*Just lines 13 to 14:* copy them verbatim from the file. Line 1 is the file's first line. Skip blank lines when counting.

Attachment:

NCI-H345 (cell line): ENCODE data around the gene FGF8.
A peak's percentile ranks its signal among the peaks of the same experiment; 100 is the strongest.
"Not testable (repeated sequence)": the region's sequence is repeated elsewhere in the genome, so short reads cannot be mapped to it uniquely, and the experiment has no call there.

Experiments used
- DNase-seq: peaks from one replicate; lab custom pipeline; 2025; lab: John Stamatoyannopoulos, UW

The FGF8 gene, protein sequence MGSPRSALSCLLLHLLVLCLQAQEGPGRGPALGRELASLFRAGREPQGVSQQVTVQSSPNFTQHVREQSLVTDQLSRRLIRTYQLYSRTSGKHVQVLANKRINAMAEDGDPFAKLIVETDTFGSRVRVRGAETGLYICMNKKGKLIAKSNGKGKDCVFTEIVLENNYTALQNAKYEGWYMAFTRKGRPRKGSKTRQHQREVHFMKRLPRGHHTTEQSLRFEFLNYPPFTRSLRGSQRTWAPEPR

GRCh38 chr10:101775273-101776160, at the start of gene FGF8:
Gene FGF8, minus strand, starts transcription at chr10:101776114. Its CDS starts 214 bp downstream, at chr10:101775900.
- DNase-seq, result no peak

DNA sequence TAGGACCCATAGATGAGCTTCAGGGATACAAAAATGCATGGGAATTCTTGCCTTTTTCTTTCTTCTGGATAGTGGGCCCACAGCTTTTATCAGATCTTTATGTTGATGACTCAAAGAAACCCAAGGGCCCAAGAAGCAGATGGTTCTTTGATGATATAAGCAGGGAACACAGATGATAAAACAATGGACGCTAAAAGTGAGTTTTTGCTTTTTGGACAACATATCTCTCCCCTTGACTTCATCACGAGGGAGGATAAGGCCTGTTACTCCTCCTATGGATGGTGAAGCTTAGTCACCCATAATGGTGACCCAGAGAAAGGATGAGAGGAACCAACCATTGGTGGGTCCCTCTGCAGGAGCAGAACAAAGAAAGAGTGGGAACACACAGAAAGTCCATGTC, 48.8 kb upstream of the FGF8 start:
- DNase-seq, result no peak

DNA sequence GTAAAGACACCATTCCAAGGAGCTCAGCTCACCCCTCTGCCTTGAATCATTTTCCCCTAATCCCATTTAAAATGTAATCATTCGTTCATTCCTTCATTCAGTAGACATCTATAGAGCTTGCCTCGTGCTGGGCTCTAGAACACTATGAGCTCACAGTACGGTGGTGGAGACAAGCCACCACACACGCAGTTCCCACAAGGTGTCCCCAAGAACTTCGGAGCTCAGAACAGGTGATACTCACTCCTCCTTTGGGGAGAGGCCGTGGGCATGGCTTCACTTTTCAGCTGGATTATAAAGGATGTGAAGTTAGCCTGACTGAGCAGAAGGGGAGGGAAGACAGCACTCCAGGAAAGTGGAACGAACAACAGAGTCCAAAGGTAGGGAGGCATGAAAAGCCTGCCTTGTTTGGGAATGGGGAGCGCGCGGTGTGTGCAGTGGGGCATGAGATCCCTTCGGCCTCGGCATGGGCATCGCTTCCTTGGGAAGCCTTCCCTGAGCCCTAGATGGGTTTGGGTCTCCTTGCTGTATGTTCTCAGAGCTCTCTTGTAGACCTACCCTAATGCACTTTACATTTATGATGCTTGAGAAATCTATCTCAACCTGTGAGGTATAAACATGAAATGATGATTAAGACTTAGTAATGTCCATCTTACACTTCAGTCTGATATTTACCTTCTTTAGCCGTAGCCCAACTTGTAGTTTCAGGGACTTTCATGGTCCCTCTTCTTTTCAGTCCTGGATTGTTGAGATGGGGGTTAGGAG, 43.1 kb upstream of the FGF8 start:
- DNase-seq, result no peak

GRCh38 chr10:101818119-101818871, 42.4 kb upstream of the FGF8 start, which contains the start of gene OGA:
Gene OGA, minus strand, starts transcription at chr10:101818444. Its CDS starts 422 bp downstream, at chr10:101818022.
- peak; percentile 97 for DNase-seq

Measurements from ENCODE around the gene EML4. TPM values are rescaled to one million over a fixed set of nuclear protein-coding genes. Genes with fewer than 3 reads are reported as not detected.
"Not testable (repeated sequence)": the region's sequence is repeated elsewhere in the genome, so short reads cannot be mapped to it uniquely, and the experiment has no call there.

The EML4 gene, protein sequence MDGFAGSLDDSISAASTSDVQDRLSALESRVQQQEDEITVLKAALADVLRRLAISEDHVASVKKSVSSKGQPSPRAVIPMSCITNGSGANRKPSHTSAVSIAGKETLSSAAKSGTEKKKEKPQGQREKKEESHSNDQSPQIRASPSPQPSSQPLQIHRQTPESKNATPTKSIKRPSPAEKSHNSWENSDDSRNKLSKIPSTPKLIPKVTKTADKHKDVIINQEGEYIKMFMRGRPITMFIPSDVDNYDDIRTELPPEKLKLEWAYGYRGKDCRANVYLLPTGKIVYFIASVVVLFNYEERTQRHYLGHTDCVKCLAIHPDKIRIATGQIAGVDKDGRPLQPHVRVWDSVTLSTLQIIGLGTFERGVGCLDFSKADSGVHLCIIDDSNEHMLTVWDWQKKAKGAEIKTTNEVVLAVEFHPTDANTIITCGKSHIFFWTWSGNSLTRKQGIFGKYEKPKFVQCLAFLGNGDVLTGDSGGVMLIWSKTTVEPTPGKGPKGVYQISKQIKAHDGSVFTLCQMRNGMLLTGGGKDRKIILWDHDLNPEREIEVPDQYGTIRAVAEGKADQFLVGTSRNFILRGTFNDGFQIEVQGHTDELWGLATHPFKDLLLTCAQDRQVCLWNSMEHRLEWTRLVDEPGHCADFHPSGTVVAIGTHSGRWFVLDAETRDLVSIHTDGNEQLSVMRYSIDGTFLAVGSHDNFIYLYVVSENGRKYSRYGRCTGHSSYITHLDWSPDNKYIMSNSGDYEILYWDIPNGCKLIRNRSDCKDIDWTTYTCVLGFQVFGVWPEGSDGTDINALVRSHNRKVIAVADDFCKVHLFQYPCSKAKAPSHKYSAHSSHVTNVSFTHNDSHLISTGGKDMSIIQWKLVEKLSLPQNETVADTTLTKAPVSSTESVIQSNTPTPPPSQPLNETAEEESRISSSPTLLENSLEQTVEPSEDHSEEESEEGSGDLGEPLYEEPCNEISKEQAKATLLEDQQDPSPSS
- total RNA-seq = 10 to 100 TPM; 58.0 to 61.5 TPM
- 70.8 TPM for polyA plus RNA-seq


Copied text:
- DNase-seq, result no peak

GRCh38 chr10:101818119-101818871, 42.4 kb upstream of the FGF8 start, which contains the start of gene OGA: